Nowadays, post-pandemic, not only big corporates but also SMEs are allowing their employees to work from home and considering to adopt a hybrid working model in the long term. The speed of this transition is remarkable with the facilitation of technologies combining with adequate buy-in from the management. Pre-pandemic, it would take months or even years to build and onboard an IT infrastructure for a teleworking system. During the crisis, it took only 11 days on average to implement an equivalent solution.
In 2020, we recognized the massive everyday adoption of digital collaboration tools like Zoom, Google Hangout, Google Meet, Microsoft Teams. Furthermore, a lot of organizations have started to invest in building their own custom collaboration tools that cater to their unique needs.
Learning management system (LMS)
For years, there has existed a perennial challenge for firms in filling critical talent gaps while continuously providing high-value, personalized yet cost-effective and scalable trainings for their employees.
As people's comfort with digital experience has reached its peak during the social distancing periods, it's time to tap into the aforementioned pain point with digital learning management systems.
Learning management systems (LMS) are digital applications for documentation, tracking, reporting, and delivery of educational courses or training programs for employees. It's ranked as one of the most cost-effective and efficient technologies to improve human resource quality and employee experience as a whole.
More comprehensive implementation of cloud computing
In many cases, the COVID-19 pandemic shed a light on organizations' lack of back-end digital infrastructure, particularly the inadequate implementation of cloud computing.
Before any fancy attempts, remember that cloud computing should lie at the heart of your digital transformation strategy, as it provides the launchpad for other initiatives to perform decently. Get the basic right, the rest will follow!
Making use of IoT, AI, machine learning to optimize operational processes and introduce innovations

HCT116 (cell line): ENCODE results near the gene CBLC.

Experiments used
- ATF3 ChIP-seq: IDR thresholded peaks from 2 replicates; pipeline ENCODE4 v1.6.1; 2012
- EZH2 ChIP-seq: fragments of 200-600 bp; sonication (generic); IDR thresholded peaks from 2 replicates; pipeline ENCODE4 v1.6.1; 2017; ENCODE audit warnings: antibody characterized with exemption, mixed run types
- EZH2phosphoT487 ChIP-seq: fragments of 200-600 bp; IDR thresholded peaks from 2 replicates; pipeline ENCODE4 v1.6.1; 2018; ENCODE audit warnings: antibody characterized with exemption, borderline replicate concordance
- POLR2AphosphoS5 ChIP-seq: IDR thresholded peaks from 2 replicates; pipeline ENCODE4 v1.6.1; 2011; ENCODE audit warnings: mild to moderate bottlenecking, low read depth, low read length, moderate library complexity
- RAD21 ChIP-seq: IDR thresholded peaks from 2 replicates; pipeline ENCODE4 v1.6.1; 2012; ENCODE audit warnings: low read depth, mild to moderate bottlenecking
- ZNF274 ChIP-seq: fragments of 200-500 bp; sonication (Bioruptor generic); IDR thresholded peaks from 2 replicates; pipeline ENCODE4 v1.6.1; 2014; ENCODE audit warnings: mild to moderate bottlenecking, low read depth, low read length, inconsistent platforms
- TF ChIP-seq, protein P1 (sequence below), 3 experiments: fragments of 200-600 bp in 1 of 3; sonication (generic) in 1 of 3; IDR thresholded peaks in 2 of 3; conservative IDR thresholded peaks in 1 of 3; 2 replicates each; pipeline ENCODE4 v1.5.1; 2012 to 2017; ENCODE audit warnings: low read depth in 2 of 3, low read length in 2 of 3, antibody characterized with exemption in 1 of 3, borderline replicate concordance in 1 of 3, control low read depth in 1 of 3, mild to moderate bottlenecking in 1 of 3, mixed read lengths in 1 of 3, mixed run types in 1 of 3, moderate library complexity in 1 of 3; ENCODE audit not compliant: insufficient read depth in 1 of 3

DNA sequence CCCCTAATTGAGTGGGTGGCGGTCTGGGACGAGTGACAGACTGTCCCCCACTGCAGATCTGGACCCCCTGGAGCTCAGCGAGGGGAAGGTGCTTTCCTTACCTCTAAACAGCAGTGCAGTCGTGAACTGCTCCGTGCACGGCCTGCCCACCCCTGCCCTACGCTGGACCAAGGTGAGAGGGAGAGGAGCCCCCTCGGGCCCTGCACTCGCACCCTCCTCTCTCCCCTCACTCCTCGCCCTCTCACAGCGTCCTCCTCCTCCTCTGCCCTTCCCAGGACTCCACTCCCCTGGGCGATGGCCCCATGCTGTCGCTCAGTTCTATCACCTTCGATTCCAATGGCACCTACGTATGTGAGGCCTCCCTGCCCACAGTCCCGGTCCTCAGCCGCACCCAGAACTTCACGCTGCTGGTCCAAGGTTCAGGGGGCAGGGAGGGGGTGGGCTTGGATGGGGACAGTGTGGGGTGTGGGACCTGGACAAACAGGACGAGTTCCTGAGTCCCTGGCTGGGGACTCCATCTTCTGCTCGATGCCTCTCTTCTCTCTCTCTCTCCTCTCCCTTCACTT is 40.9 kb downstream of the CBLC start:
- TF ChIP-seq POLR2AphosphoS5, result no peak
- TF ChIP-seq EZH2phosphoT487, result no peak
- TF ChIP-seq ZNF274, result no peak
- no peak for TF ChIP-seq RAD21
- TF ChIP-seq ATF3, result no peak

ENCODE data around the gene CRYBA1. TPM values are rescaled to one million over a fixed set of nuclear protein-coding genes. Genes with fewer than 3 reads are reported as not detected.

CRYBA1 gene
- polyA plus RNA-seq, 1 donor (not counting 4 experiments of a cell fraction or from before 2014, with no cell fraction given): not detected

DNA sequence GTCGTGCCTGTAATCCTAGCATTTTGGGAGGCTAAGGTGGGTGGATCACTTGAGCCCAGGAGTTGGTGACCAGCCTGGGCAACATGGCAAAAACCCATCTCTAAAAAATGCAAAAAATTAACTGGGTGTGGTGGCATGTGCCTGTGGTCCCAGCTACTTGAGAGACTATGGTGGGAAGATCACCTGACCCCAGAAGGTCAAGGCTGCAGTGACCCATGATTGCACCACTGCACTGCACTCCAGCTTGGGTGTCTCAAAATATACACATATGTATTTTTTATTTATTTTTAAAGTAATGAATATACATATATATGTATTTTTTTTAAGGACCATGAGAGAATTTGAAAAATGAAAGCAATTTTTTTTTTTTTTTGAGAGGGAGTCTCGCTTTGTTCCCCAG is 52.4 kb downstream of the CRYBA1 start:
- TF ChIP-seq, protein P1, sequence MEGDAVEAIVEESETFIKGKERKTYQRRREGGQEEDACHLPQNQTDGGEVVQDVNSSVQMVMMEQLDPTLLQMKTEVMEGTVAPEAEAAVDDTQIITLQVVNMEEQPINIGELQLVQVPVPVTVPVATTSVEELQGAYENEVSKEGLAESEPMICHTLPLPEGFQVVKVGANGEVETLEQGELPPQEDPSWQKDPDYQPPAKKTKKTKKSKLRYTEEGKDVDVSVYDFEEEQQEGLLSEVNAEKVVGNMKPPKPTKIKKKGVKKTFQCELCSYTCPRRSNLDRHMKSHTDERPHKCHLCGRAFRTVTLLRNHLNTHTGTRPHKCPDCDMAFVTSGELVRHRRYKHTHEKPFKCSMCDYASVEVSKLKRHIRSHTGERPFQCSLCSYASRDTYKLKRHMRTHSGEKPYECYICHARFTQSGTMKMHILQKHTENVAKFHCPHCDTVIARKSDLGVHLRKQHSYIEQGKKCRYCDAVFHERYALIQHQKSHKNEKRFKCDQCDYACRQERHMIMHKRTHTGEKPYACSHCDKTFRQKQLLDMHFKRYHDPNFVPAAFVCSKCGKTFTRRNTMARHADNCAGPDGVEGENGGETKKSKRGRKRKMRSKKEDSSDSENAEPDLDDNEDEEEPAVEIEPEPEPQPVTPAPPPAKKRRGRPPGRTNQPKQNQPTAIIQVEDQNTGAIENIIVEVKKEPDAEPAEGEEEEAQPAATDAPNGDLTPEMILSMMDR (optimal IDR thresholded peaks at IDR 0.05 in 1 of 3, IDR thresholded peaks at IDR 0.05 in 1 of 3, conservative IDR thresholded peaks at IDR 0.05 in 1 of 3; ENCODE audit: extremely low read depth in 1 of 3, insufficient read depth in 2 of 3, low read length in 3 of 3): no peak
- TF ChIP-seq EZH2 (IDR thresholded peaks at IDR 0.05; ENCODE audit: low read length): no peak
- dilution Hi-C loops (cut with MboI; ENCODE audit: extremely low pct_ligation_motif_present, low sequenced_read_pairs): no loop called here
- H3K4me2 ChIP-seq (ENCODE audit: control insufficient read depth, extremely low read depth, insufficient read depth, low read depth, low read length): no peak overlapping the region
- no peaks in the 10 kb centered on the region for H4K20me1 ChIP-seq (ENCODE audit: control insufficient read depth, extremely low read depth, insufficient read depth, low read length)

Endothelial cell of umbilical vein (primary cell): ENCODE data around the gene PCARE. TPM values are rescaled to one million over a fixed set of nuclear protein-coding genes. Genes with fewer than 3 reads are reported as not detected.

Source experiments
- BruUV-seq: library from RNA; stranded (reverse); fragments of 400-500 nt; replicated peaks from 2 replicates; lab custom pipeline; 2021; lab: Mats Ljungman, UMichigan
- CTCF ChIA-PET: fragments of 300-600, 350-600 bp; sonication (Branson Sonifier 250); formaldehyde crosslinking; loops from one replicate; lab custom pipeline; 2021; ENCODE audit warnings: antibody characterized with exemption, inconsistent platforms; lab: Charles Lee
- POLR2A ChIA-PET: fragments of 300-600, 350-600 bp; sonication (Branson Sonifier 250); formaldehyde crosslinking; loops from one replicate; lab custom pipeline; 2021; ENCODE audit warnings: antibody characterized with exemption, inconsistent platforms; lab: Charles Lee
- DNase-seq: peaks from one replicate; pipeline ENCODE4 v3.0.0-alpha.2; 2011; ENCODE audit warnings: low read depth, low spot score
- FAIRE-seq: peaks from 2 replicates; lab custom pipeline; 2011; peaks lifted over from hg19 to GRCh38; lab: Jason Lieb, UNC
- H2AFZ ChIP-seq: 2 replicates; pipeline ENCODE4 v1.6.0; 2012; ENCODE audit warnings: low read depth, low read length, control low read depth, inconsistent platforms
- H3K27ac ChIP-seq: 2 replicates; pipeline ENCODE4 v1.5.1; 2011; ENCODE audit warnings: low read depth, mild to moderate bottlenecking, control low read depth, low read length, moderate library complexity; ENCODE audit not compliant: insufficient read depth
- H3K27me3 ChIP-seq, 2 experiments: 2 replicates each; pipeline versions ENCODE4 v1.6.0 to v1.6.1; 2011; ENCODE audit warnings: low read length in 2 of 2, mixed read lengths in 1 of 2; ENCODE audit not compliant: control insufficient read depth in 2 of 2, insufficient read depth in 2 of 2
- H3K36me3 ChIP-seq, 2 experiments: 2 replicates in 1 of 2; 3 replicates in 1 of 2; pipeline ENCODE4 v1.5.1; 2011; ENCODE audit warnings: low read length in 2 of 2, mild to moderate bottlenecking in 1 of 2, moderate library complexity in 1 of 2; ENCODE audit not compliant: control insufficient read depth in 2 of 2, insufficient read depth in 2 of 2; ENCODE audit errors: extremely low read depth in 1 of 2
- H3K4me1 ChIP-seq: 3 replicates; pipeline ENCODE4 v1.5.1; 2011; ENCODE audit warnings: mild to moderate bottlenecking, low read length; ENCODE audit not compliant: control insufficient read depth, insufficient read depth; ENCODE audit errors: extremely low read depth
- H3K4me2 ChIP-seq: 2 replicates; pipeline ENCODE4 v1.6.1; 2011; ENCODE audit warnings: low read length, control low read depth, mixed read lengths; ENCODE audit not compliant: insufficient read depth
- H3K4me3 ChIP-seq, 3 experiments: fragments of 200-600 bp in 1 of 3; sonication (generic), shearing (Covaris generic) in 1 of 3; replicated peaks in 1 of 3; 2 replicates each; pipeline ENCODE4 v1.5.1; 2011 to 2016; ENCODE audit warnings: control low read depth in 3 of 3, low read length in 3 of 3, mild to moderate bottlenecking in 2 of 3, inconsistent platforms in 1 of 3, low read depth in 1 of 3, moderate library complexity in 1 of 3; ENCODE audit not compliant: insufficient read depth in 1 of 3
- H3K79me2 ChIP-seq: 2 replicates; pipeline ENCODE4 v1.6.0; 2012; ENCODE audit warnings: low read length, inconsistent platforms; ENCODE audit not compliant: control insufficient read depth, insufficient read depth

Covid-19 has placed businesses under greater pressure to strengthen their competitive edge. Technologies are thus leveraged not only in order to resolve the social distancing related issues, but also to achieve better operational efficiency and even to create innovations.
Particularly, fueled by Industry 4.0, machine learning and the Internet of Things (IoTs) help organizations make the most of real-time data to improve operational performance and introduce new services.
For instance, insurance companies can leverage their database to drive and optimize the pricing policy; manufacturers can analyze the real-time data to predict the necessary maintenance services. A hybrid infrastructure connecting IoT devices to cloud-based systems enables a digital solution platform to enhance the communication between legacy systems and management.
Obviously, you do not need to be an Airbnb or an Uber with a breakthrough idea. Any organizations could and should seek out opportunities for data-based applications and digital enhancement. For example, purchasing departments can leverage data to identify which suppliers are most reliable for which types of components or materials, thus market developers can introduce new product-as-a-service offerings, having optimized operations through the use of data. The R&D department can also leverage digital simulations to adjust designs and minimize failed prototypes. Also, AI-powered systems can enable human resource departments to analyze and evaluate candidate applications at larger scale with better efficiency.
The sanitary crisis has inevitably sped up the penetration of digital transformations across industries and created winner-takes-all dynamics in more and more industries. It's the right time for organizations to make serious investments in technology and digital capabilities in order to be not left behind.
With first hand experience in tens of digital transformation projects for SMEs in the APAC region, we at Enable Startup have a lot of exciting insights, lessons learned and hopefully, advice for your next digital projects.